How to cite: Judith G. Kelley. “Case Study Supplement: A Closer Look at Outcomes. A Companion to Scorecard Diplomacy: Grading States to Influence their Reputation and Behavior, published by Cambridge University Press, 2017.” Published online April 2017 at https://www.scorecarddiplomacy.org/case-studies/kazakhstan/.PDF
The case of Kazakhstan highlights the importance of reputational concerns in providing an opportunity for scorecard diplomacy to be influential. Although Kazakhstan has struggled to establish its democratic credentials and been unwilling to conform to many democratic expectations, it has vied for international approval. Officials have been keen to portray the country as modern and deserving of membership in the international community and the associated clubs, such as the OSCE. This desire for recognition gave the US and others an opening to influence TIP policy. Kazakhstan is also an important partner for the US in Central Asia. The embassy worked closely with NGOs, IGOs as well as national authorities and was able to influence outcomes significantly.
The case demonstrates influence on legislation, norms and institutions through several of the features of scorecard diplomacy, most notably how the ratings and concern for reputation incentivized the government, as well as the importance of engagement with NGOs and individual stakeholders within government. The case also illustrates the importance of international reputational concerns as well as engagement and practical assistance as constructive companions of scorecard diplomacy ratings.
Kazakhstan was first seen as a country of origin and transit for young women trafficked, primarily for prostitution to the United Arab Emirates, Greece, Turkey, Israel, and South Korea. Over the years it’s also come to seen as a destination country, and most identified victims are trafficked domestically. Central Asian nationals are used for forced labor in domestic service, construction, and agriculture in Kazakhstan. Most of the identified victims are domestic although victims also come from neighboring Central Asian and Eastern European countries. Traffickers lure young girls and women from poor rural areas to large cities with promises of work as waitresses, models, or nannies. Children are also forced into begging, crime or pornography. Kazakhstan was initially rated Tier 3, but have made steady progress, as shown in Figure 9, below.
Figure 9: Kazakhstan’s TIP ranking and policy during governments, 2000–2014
|Average GDP per capita||$7,952.06|
|Total aid||$15,063.58 million|
|Aid from US||$954.94 million|
|Average total aid as percent of GDP||0.92%|
|Total TIP grants||$7,554,219|
Table 9: Key Kazakhstani statistics, averaged 2001–2013
Scorecard diplomacy meetings to discuss TIP were a high priority with interactions occurring at a high level, often with ministers such as the prime minister, the minister of justice, the minister of internal affairs and the foreign minister. The documentation through the cables available begins in 2005, although Kazakhstan was included in the report already in 2001. Despite this, the cables that discuss TIP constitute 5 percent of the overall available cables, suggesting that TIP has been a priority issue for the embassy, which sought to cultivate strong interlocutors and facilitate cooperation among different stakeholders. Scorecard diplomacy included basic education efforts such as trips abroad for officials and training of religious leaders in trafficking. The embassy was also encouraging the creation of a domestic TIP- policy infrastructure. The embassy was very involved in anti-TIP legislation. It met with officials to discuss minute details and monitored progress very closely by attending the inter-agency TIP working group. The embassy also has had ongoing dialogues about implementation issues and the US has provided several TIP grants.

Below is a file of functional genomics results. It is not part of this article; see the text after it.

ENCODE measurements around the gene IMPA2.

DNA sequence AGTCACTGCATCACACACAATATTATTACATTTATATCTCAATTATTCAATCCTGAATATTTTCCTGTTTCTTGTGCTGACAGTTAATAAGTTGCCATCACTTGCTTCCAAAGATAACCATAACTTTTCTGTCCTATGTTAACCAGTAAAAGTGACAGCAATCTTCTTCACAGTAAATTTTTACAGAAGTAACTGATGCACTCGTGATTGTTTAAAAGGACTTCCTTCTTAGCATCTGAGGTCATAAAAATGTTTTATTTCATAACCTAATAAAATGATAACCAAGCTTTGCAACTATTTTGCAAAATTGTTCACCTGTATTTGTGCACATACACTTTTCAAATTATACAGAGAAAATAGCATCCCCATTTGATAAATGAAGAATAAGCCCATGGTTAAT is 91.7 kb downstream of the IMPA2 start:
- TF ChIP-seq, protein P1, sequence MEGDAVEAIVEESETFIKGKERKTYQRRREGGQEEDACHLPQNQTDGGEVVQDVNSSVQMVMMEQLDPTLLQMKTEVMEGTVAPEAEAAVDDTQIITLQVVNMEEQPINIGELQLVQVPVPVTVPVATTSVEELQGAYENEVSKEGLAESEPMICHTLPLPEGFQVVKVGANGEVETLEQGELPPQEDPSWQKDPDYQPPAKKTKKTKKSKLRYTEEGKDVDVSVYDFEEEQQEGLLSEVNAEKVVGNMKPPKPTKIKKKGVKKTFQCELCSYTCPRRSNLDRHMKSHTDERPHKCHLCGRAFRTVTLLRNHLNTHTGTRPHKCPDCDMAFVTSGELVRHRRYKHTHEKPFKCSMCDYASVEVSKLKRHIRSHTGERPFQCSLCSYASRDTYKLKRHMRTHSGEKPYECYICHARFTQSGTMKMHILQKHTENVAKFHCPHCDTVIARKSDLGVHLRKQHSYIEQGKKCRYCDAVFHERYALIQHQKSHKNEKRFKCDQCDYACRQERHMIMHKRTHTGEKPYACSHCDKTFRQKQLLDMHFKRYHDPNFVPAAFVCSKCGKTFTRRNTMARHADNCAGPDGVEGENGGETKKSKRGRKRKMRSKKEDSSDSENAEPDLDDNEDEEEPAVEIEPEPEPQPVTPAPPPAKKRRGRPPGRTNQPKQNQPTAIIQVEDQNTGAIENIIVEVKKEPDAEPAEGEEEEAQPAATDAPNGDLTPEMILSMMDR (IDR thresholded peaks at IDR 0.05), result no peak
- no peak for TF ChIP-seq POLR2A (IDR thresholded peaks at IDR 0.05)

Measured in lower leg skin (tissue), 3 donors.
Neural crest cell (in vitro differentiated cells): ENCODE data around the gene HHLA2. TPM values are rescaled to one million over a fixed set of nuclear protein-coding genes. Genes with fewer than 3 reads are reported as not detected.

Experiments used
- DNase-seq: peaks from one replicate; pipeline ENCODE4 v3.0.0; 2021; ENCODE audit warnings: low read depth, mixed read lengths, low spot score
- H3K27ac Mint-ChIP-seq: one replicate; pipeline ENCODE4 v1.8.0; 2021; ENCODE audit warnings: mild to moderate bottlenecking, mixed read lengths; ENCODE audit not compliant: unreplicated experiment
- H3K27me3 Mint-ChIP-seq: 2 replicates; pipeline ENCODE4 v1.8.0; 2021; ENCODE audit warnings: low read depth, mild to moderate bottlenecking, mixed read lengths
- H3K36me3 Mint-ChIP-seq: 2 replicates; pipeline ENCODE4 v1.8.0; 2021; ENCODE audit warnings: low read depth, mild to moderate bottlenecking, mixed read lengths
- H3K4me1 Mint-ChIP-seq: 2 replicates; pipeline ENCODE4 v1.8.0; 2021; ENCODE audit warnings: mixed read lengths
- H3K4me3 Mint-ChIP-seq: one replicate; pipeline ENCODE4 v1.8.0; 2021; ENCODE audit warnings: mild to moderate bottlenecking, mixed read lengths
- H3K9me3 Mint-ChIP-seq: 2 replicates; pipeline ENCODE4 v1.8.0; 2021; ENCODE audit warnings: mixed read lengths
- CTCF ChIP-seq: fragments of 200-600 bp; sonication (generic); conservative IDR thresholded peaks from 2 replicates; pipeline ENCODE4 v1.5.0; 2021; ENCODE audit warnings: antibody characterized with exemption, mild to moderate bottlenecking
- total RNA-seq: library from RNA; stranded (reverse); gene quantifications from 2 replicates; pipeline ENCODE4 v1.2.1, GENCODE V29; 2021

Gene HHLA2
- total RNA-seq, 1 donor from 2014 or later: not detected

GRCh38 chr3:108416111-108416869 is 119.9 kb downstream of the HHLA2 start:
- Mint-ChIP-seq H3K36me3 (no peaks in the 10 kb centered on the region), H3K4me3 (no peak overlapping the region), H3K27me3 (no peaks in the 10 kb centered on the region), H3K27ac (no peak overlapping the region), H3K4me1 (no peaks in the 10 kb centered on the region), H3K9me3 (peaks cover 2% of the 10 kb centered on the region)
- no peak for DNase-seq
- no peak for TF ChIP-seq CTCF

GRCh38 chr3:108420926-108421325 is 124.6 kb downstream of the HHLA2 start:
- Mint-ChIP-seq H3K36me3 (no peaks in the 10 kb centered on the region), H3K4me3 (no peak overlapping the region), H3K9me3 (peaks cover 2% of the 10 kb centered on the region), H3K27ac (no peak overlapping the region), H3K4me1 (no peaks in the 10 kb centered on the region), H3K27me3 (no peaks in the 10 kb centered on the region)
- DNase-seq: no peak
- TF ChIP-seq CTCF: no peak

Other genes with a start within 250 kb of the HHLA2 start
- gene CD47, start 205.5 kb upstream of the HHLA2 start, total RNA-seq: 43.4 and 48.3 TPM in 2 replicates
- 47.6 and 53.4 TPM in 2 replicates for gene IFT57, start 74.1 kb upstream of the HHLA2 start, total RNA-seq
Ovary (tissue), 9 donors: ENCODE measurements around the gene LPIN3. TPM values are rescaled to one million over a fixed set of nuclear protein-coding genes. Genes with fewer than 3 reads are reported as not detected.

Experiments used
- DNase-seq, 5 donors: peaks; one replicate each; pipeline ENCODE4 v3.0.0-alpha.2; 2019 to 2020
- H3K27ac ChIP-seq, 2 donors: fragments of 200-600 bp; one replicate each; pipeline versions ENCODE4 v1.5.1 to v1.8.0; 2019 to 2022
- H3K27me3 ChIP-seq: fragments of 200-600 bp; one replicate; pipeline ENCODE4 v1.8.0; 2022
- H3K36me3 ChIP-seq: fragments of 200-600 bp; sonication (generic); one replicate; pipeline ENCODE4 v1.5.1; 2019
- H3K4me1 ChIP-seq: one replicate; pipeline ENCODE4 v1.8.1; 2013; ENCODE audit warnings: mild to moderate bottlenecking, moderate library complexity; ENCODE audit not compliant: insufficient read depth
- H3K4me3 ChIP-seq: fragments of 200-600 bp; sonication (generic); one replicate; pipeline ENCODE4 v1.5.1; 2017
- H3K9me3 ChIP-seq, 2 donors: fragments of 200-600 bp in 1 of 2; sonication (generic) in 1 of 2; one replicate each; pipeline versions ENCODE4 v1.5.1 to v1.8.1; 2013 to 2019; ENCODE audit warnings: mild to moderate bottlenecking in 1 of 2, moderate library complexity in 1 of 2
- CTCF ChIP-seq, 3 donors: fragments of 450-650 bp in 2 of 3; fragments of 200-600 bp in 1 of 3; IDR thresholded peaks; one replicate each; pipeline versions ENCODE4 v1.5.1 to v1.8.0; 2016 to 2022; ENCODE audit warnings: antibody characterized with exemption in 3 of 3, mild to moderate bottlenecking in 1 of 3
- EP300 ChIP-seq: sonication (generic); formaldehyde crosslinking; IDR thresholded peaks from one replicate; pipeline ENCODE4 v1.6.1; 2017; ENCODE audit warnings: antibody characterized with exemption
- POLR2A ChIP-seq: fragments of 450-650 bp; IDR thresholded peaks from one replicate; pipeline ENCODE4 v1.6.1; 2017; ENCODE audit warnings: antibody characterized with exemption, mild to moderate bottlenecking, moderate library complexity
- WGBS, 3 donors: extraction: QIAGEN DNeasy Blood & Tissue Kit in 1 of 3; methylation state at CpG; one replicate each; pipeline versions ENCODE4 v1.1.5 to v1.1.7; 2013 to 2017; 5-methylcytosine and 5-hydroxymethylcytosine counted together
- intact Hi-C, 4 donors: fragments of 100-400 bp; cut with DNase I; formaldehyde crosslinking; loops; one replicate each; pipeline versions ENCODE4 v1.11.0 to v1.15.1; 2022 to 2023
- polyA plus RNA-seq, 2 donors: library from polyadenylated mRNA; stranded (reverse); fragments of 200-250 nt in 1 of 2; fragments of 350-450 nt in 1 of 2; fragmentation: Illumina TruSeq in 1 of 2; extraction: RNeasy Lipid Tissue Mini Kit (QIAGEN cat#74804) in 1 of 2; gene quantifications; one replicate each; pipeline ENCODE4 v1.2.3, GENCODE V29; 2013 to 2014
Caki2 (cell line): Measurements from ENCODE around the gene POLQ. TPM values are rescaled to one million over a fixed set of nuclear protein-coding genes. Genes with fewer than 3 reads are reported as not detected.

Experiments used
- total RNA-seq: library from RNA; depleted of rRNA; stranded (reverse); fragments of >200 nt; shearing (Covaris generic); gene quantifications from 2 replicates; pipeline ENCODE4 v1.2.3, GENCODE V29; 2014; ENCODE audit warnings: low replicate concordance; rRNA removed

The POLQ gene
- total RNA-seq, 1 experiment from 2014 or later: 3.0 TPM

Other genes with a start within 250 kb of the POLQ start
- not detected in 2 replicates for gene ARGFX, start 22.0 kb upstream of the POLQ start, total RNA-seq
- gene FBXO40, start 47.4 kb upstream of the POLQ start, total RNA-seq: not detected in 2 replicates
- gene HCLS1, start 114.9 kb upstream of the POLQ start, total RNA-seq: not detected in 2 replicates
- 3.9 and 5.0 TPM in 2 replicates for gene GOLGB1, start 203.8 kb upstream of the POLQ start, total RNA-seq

Indirect pressure has been an integral part of US scorecard diplomacy in Kazakhstan. US cooperation with the OSCE and the IOM has reinforced US efforts. The high level of engagement in the legislative drafting by the US, but also by the IOM and OSCE – both with US funding –, helped spread the ideas and norms of TIP legislation by building a “cadre of experts.”1 The US has funded the IOM to collect and analyze non-official TIP statistics, in part through the information obtained through the NGO network funded by USAID.2 Throughout 2006-2007, the US Bureau of International Narcotics and Law Enforcement Affairs (INL) funded several IOM projects including training of law enforcement officials, awareness-raising, and an educational campaign.3
US efforts also facilitated cooperation among different stakeholders when, in March 2006, the US and IOM conducted a round table with NGO representatives and mid-level government officials from multiple state agencies,4 cooperation that continued the following year.5 In April 2007, the embassy’s INL office hosted a Donor Coordination Meeting with government officials and participants from the IOM, UNDP, UNODC, UNICEF, and the OSCE, among others, which became a springboard for future cooperation.6 Former Ambassador Napper also notes that he formed a link to NGOs: “Whenever I would travel I would always meet with NGOs and I’d meet with them about the legislation.”7
Image concerns were important for Kazakhstan. The US TIP report gained prominence during a time when Kazakhstan was keen to improve its reputation in hopes of gaining the OSCE Chairmanship in 2009, for which it had bid (a goal finally attained in 2010).8 Between the chairmanship, which was awarded in 2007 for 2010, and the energy sector, the embassy reported that Kazakhstan had “confidence on the international stage.”9
In general the relationship was very hands-on. The US has provided lots of assistance and the government has been keen to cooperate. The reaction to the downgrade to the Tier 2 watch list in 2007 was typical; the Ministry of Justice Office Director thanked the US for the law enforcement training grants, encouraged future cooperation on victim assistance, expressed desire to learn from other cases, and asked the embassy to be specific about how Kazakhstan could improve its TIP rating.”10
TIP was not a big priority for the government in the late 1990s. In 1999 the Government’s National Commission on Women’s and Family Issues even declined to include trafficking in its list of priorities. The first TIP Report came out in the summer of 2001 and placed Kazakhstan in Tier 3. Larry Napper, the US Ambassador from 2001 to 2004, recalls intense reactions and interactions with high-level officials. Initially the government thought they could get by with cosmetic changes. In February 2002, just before the reporting deadline for the US TIP Report, the government amended a temporary measure to the criminal code to cover trafficking of adults. It also initiated training programs for law enforcement and began to conduct random investigations of travel agencies promising work abroad. Finally, the head of the President’s Commission on Women and Family was appointed as government anti-trafficking coordinator. Implementation was severely lacking, however.